Pleasures of the flesh
A FRIEND of mine assures me that he has been to see the Charles I exhibition at the Royal Academy (Arts, 9 February) 12 times, but he is a promising young art historian who works in Mayfair; so such excess is probably to be encouraged. It is, to be fair, a stunning ensemble.
Many of the works I knew well already; but much of the impact has been in the bringing of them together. The two great Van Dyck equestrian portraits of the Martyr King — one with the muscly horse with the unnervingly small head, from the National Gallery, and one from the Royal Collection — have been hung side by side for the first time, and the effect is overwhelming.
Other works are more homely, and the various presentations of the female form stand out. But for the style of her dress, Agnolo Bronzino’s Woman in Green (c.1530), with her raised eyebrow and penetrating gaze, might easily be on her way to burn down a church in the name of women’s suffrage. Bizarrely, in The Holy Family (c.1527) Dosso Dossi manages — intentionally or not — to make the Blessed Virgin look, well, a bit simple.
There is plenty of Peter Paul Rubens’s work here, on the large scale; and, set against some of his contemporaries, he still carries the day. Orazio Gentileschi’s women are plump, but Rubens’s are voluptuous, and far more sensual.
Anyone who has been eschewing such indulgences in Lent — and it is only fair to say that there are breasts aplenty — ought to hurry along to the RA in Eastertide before 15 April.
Shades of grey
IT REMAINS to be seen whether Prince Henry of Wales will be given a dukedom and the Garter before his marriage in May; but the Queen appointed the Duke of Edinburgh a Knight Grand Cross of the Royal Victorian Order to celebrate their wedding anniversary at the end of November: another broad riband and star to add to his collection.
The Revd Professor Peter Galloway, doyen of all things chivalric, tells me that the last man before Prince Philip to be appointed GCVO after having previously received the Royal Victorian Chain was Geoffrey Fisher, the former Archbishop of Canterbury, in the Coronation Honours of 1953.
Traditionally, the Royal Victorian Order has been regarded as being to the Royal Household what the Lambeth degrees were to the Church of England: a pat on the head for good work done for relatively modest return. I say “were”, because a statement on the Lambeth Palace website now proclaims that the Archbishop of Canterbury “does not plan to award any such degrees in the short term”.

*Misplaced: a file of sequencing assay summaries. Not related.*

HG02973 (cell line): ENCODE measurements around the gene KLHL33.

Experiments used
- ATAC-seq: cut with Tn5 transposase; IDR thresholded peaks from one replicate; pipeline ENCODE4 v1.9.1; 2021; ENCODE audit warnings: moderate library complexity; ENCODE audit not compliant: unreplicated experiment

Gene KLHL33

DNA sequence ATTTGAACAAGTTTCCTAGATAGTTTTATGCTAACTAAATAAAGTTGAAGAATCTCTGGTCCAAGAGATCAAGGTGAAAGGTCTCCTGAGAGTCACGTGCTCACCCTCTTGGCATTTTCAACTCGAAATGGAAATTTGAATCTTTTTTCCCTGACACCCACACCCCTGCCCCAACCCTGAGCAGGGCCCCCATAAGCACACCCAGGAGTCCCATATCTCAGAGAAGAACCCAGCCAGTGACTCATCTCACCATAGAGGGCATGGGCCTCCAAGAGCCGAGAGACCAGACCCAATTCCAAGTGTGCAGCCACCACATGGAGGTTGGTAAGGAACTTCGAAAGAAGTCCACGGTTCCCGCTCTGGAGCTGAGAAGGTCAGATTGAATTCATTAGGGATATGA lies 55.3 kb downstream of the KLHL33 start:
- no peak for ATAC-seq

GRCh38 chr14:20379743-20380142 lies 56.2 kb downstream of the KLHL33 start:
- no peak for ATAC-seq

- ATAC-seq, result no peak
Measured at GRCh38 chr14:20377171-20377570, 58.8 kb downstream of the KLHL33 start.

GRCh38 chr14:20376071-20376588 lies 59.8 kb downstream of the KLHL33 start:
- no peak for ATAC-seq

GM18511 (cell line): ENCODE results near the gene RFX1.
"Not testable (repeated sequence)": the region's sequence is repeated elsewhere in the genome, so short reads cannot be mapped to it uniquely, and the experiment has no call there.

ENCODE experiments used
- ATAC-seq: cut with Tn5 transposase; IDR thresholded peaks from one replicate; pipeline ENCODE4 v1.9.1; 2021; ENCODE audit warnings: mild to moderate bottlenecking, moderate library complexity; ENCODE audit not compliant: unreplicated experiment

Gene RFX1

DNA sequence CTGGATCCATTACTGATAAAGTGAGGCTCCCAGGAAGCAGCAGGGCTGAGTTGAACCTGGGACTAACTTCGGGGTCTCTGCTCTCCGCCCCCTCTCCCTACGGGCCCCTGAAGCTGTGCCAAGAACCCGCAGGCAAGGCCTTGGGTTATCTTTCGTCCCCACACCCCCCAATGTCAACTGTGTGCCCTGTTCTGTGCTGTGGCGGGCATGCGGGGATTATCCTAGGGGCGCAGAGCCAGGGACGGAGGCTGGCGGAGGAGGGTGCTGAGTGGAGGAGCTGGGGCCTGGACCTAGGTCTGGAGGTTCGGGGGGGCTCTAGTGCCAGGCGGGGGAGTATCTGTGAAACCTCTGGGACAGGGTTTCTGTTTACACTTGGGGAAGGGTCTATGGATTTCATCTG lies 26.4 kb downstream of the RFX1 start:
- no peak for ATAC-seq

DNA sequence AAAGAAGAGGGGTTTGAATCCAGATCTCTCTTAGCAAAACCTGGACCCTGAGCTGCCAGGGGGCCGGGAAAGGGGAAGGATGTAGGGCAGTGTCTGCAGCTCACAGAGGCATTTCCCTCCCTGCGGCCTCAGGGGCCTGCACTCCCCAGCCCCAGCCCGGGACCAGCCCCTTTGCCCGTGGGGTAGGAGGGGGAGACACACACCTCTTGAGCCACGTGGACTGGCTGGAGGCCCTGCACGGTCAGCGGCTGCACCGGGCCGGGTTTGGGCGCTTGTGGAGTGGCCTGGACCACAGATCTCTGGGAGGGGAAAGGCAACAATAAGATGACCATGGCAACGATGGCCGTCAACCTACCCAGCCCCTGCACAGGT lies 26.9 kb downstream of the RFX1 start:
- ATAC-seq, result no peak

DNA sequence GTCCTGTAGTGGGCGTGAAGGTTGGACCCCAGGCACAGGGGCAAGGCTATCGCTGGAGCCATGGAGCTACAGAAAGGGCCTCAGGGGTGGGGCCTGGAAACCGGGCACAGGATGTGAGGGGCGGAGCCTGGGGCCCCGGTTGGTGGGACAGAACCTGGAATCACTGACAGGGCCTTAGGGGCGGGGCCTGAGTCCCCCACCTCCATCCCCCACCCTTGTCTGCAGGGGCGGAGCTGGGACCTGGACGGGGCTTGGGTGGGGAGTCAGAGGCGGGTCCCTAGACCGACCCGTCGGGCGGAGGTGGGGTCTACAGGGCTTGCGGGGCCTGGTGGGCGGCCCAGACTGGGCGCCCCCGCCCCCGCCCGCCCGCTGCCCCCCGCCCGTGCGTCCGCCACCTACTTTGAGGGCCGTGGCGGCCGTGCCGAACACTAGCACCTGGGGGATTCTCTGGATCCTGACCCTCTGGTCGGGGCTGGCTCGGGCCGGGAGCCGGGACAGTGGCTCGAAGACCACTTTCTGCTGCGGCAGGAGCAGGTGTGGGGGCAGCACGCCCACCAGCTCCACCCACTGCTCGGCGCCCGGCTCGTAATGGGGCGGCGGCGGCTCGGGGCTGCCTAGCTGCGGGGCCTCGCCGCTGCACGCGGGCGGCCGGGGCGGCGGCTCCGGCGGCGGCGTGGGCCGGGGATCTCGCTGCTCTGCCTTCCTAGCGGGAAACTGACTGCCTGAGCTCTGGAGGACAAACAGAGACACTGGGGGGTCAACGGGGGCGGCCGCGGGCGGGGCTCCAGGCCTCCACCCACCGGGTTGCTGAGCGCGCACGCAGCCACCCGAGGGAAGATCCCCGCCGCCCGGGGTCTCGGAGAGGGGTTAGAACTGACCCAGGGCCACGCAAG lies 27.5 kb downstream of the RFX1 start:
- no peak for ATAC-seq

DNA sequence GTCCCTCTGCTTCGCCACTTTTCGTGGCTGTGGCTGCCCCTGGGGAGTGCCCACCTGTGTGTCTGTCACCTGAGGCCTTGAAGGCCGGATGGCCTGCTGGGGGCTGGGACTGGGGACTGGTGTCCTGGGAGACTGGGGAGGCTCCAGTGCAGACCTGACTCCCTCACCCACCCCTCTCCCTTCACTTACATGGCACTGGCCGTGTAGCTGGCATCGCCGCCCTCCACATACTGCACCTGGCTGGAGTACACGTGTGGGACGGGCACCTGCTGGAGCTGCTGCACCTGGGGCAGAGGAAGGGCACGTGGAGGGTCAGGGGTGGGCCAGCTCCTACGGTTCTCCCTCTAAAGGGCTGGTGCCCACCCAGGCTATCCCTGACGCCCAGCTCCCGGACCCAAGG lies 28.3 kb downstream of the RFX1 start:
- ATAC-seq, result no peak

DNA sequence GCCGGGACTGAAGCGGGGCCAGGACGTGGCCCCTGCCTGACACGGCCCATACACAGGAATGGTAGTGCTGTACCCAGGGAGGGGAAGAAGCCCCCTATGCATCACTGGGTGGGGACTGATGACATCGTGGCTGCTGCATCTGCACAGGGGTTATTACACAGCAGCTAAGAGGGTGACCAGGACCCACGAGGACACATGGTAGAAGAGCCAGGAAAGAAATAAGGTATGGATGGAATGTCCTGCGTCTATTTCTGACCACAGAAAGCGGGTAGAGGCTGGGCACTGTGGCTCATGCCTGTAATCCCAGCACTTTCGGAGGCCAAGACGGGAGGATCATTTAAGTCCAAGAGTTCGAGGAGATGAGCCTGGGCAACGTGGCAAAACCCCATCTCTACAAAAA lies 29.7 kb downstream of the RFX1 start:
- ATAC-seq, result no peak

Archbishop Welby has, instead, decided to hand out “a new set of non-academic awards to recognise outstanding achievement in various fields”. So much, then, for the historic right of the Primate of All England to award full degrees of the realm: an archiepiscopal power deliciously usurped from Rome, upheld by two Acts of Parliament, and used by successive archbishops down the centuries to recognise those who have served the Church and their neighbours with distinction.
The Church of England has once more become a little bit less colourful — literally, this time. The sumptuous scarlet robes of the Doctors of Divinity, Letters, Law, and Medicine, and the cream brocade of the Doctors of Music, have all been mothballed. Recipients of the “new suite” of awards instead receive an engraved medal from His Grace in shiny grey Fairtrade silver, set in a grey mount inside a grey box.
AN OLD friend of mine threw a lavish luncheon party to celebrate his 30th birthday, at the St John Restaurant, Clerkenwell, in London. It was a lovely gathering of musical chums, and many of us had sung together in the back rows of various ecclesiastical establishments of greater and lesser repute. A modest smattering of babes-in-arms provided a timely reminder that the circle of life turns swiftly.
The St John occupies a former smokehouse just around the corner from Smithfield Market, and advertises “nose-to-tail eating”; but, when I worked from the Church Times offices, I generally restricted my prandial options to the immediate environs of Whitecross Street, and failed to venture into the here-be-dragons territory to the west of the Charterhouse.
A large sign at the coat racks proclaimed in bold letters that “St John does not accept any responsibility for personal belongings.” This hardly seems unreasonable: clearly, that burden rests with the intercession of St Anthony of Padua, the patron saint of missing items. Equally satisfying, however, was the discovery that the St John has an arrangement with the Redemption Brewery at Tottenham.
This is, of course, excellent in and of itself; but the ample generosity of my friend meant that when I got to the bar to order my pint, I found that he had already arranged to pay for all our drinks in advance.
That, then, is how, on a grey day in the City of London, I sought Redemption; received it in full measure; and found that its cost had already been borne by the one who had invited me to the feast.
Dr Serenhedd James is director of the Cowley Project, and Hon. Research Fellow of St Stephen’s House, Oxford.